Action News Vol 3 no 3 Winter 1995
Lead and Delinquency
by Robin Mosman
In 1979, Dr. Herbert Needleman et al reported in the New England Journal of Medicine that evidence existed of a lead behaviour learning triad, after 2,146 school children's shed teeth were examined.
The study by Boston's Children's Hospital Medical Center and Harvard Medical School concluded that "the impaired function of children with high lead levels, demonstrated in the neuropsychologic laboratory, mirrored by disordered classroom behaviour, appears to be an adverse effect of exposure to lead".
Behaviours common to the higher lead children were:
The lead levels found to affect the school children's behaviour were below the levels usually considered to be toxic - in 1979 in the USA the safe standard was 30 µg/dL (micrograms of lead per decilitre of blood).
A follow-up study by Needleman et al (1990) reported that the educational success of a group of young adults was significantly linked with the amount of lead in the teeth they shed as small children. In this study, tooth lead levels above 20 ppm (parts per million) were associated with a seven-fold risk of not graduating from high school, a six-fold risk of having a reading disability, deficits in vocabulary, problems with attention and fine motor co-ordination, greater absenteeism and lower school class ranking.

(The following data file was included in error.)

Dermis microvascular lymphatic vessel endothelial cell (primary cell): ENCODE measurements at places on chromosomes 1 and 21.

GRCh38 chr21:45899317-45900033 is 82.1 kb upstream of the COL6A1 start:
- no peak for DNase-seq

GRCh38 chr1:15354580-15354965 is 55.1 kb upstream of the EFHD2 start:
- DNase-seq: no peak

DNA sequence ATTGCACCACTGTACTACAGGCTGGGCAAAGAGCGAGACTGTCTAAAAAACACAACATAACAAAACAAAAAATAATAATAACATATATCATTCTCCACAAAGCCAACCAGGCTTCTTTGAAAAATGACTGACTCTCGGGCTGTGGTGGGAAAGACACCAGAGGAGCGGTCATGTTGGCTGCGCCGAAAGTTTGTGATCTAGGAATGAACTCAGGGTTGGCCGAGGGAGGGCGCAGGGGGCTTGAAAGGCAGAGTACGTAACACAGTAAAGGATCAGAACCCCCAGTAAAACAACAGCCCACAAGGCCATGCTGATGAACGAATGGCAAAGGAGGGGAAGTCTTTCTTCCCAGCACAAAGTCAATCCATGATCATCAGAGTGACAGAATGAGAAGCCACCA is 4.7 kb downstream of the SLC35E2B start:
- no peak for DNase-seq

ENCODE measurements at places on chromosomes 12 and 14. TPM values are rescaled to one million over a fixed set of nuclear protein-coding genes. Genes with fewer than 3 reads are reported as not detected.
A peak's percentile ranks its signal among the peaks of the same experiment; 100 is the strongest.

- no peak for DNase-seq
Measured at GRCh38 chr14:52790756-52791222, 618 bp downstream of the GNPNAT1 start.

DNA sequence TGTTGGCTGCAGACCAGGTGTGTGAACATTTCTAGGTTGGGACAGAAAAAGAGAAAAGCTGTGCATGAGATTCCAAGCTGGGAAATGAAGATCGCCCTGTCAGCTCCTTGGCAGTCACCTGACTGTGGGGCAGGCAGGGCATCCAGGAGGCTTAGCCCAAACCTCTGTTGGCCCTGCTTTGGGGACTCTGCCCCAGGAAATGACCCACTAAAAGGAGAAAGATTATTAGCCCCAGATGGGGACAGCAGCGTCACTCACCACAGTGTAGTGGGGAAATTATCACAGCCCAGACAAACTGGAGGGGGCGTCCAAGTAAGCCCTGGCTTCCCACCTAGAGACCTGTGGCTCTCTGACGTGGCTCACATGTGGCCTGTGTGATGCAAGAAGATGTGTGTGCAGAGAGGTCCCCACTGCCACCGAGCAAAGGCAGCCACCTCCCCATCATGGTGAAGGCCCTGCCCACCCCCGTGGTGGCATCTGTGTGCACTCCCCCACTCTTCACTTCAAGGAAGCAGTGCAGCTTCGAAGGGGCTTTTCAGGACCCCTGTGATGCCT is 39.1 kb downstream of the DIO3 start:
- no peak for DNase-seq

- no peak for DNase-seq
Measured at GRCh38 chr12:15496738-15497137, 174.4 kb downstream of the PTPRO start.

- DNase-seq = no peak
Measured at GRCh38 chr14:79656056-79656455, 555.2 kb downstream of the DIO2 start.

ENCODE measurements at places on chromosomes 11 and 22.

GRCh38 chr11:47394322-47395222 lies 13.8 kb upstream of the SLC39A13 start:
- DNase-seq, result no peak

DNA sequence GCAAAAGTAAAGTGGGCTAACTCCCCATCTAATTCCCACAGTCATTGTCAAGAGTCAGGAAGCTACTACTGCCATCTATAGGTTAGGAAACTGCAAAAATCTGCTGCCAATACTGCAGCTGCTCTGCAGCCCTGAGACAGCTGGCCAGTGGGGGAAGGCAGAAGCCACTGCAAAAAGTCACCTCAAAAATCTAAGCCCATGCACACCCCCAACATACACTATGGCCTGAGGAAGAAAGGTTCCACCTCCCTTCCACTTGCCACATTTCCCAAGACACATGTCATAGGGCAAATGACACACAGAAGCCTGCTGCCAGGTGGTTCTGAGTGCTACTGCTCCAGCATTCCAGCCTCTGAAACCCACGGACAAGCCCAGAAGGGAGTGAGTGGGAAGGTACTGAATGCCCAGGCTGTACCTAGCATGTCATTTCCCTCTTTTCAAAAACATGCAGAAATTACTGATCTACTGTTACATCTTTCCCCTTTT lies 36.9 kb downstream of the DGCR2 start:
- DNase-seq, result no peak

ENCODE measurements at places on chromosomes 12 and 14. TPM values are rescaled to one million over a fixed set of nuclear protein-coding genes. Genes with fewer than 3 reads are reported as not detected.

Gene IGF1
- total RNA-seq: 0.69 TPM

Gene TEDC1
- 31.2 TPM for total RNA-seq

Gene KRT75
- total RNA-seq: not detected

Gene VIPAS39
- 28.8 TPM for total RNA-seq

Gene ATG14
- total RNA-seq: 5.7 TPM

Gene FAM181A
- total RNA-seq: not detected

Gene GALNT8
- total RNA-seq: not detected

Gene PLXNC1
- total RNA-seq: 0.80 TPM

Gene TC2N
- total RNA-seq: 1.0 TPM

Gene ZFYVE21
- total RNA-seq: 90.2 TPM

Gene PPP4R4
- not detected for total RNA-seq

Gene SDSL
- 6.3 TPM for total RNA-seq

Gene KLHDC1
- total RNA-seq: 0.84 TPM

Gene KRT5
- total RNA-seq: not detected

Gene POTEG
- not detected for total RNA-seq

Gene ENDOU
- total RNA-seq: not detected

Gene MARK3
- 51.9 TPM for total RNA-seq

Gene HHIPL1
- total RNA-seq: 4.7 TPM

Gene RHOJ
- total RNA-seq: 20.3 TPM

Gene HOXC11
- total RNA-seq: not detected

Although tooth lead levels do not correspond in any simple way to blood lead levels, the available preschool blood lead levels of the more highly exposed children averaged 35 µg/dL.
In his book, "Diet, Crime and Delinquency", published the year after the Needleman study in 1980, Alexander Schauss takes this information further to make a link between lead and delinquency.
Data from the Clinical Ecology Treatment Program of the San Luis Obispo County Juvenile Probation Department in California showed that among 20 medically and educationally screened juvenile delinquents, 70 percent were found to be learning disabled and 60 percent had tooth lead levels above 11 parts per million (ppm). Virtually all of the learning disabled clients had tooth lead levels ranging from 11 ppm to 35 ppm.
Increased tooth (in this case circumpulpal dentine) lead levels (>16 ppm) have also been linked to higher rates of learning disabilities in a recent Danish study (Lyngbye et al., 1990).
Schauss states "The bottom line is that the learning-disordered and behavioural- disordered child is less receptive to the usual social sanctions and rewards of our society and, therefore, develops an increased susceptibility for criminal behaviour".
Alexander Schauss, "Diet, Crime and Delinquency" (book) Published by Parker House, 1980
Professor Derek Bryce-Smith and H.A. Waldron (of the University of Reading in England) "Lead, Behaviour and Criminality" The Ecologist. 1974,4,347-358,353
"Preventing Lead Poisoning in Young Children - A statement by the Centers for Disease Control (US)". Oct. 1991. http://wonder.cdc.gov/wonder/prevguid/p0000029/P0000029.asp
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Updated 16 November 2012